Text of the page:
- Principle #1: Give Them Money and Let Them Shop
- Principle #2: Provide True Price Transparency
- Principle #3: Provide Meaningful Choice
- Principle #4: Offer Guidance in the Form of Decision Support
- Principle #5: Optimize the Shopping Experience
- Principle #6: Ensure a Cultural Fit Within the Organization
- Principle #7: Refine, Iterate, and Improve
Principle #4: Offer Guidance in the Form of Decision Support
When employees are empowered to choose their own combination of plans and products to create a portfolio of benefits that fit their needs and their budget, how can they go about making the right decisions for their individual situations? Decision support provides guidance for these important choices, and can take many forms.
Decision support can be as simple as access to a live advisor who gathers information about each person’s unique situation. Liazon uses an online questionnaire to ask an employee a series of questions related to, among other things, the employee’s expectations of care usage (such as pregnancy or prescription drug use), risk tolerance, financial position, and health status. The tool predicts a full range of possible health care expense outcomes to determine the package of plans that best fits the employee’s needs.
Liazon also makes information available in the form of plan summaries and detailed plan overviews, along with plan comparison tools, for more analytics-oriented employees who need to see and compare the numbers in order to understand their options. An employee might consider a recommendation for a medical plan as a base and then choose a plan that is a step up or step down from the recommended plan (in terms of price and plan design), based on the information obtained through deeper research into the options.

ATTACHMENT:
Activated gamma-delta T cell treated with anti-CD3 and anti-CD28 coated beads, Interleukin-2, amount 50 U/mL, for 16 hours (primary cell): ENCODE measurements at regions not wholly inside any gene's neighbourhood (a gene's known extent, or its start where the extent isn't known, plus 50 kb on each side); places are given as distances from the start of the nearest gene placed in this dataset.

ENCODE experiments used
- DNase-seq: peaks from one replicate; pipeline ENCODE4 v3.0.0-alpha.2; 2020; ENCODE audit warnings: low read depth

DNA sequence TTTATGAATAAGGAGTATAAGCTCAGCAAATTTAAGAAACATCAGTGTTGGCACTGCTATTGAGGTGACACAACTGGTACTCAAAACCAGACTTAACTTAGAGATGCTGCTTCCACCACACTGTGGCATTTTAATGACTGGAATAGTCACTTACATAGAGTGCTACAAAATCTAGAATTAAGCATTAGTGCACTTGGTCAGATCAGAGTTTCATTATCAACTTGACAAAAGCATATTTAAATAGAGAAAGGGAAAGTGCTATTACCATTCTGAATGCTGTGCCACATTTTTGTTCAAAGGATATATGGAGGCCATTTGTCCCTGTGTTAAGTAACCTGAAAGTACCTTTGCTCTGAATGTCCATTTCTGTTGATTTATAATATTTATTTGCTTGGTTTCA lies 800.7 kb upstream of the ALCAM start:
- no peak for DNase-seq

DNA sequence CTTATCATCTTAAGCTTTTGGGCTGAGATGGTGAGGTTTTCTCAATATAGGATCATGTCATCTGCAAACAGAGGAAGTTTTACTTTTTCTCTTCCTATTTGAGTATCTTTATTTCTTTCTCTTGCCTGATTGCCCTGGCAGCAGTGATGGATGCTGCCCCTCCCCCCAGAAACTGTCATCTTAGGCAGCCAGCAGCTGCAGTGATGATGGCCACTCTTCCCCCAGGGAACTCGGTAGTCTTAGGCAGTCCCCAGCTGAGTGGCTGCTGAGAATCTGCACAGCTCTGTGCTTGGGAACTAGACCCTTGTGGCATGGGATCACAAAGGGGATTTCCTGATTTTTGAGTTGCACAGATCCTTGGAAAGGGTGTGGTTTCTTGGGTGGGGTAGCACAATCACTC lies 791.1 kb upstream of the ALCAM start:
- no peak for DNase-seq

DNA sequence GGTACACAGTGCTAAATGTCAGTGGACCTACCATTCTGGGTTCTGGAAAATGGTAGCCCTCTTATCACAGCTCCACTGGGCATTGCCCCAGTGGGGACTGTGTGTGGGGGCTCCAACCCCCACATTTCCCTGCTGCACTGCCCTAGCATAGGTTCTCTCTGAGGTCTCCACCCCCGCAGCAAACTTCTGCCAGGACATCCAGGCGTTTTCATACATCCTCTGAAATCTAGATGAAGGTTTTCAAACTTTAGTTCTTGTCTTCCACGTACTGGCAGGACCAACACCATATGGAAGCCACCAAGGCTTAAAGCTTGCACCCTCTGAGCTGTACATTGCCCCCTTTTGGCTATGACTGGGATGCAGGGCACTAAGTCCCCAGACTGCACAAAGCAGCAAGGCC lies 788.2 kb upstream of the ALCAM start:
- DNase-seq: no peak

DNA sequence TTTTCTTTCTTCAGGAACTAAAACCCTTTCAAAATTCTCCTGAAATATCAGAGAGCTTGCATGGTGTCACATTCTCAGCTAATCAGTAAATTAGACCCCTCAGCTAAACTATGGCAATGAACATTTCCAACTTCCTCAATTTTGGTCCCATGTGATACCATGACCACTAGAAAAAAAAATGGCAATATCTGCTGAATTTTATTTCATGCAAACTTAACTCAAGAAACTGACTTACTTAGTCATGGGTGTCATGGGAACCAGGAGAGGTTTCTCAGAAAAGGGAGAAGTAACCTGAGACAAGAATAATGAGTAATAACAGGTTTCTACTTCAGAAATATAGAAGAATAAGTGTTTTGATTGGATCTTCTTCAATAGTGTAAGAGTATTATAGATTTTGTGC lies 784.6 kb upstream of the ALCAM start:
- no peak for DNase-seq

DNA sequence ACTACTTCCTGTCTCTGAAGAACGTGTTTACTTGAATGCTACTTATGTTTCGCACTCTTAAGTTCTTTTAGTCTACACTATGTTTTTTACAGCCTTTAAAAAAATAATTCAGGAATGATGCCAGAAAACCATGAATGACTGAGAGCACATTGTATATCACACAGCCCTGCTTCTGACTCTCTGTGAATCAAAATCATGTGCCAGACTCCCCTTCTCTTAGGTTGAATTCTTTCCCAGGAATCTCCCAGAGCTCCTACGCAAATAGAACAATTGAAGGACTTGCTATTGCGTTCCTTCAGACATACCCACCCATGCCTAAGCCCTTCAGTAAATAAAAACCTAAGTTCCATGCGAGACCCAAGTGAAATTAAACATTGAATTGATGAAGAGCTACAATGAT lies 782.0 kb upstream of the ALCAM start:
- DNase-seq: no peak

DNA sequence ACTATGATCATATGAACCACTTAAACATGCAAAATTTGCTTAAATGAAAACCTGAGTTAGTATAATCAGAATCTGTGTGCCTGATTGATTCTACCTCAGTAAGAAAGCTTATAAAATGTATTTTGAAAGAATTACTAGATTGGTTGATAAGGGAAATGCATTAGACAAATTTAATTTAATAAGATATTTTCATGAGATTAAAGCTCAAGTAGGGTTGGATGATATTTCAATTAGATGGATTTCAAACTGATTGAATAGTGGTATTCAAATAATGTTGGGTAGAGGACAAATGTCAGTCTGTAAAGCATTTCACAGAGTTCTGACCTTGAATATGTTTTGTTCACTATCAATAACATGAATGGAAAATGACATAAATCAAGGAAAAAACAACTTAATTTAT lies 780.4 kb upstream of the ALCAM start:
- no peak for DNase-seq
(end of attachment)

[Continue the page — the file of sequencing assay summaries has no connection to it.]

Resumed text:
Other forms of support might be offered, such as online “avatars,” which use a search functionality to serve up answers to users’ particular questions. Decision support can be as basic as setting up kiosks for live on-site Q&A support, holding traditional meetings in which employees can get their questions answered by HR or brokers, or making brokers or other service representatives available on the phone or via web chat to address employee concerns.
Finally, decision support may include interactive education tools. An employee may, for example, review informational material or watch an educational video explaining the benefits and services offered. With information available at the point of purchase, the employee can better understand why the particular product or plan was recommended, step up or down from that option, or shop for a different offering within the exchange.
Different types of employees will respond to different support avenues, and the key is to offer a range of informative options that allow an employee to make meaningful choices (see Figure 1.5).
Figure 1.5 Liazon’s Decision Support Model.
If you were providing decision support for individuals to buy cars rather than benefits, you could assume a general baseline knowledge of cars among members of the group. All will know cars are a means of transport, have four wheels, run on gas, and so on. The more you can find out from individuals how they plan to use their vehicles, the more apparent it becomes which vehicle best suits each person’s needs. For some individuals, a pickup truck might make the most sense, whereas for others, a convertible or a sedan or a jeep might be the best fit.
Choice can be overwhelming. Decision support makes it not only manageable but optimal. Is Amazon overwhelming? Not when it helps you narrow down the choices and suggests what products you might like, based on what it knows about you. In the case of benefits choices, it’s not about the size of the portfolio or the tier of the plan; it’s about the right fit for each individual. And when employees are guided by robust decision support, employers don’t have to worry that they are not capable of choosing their own plans.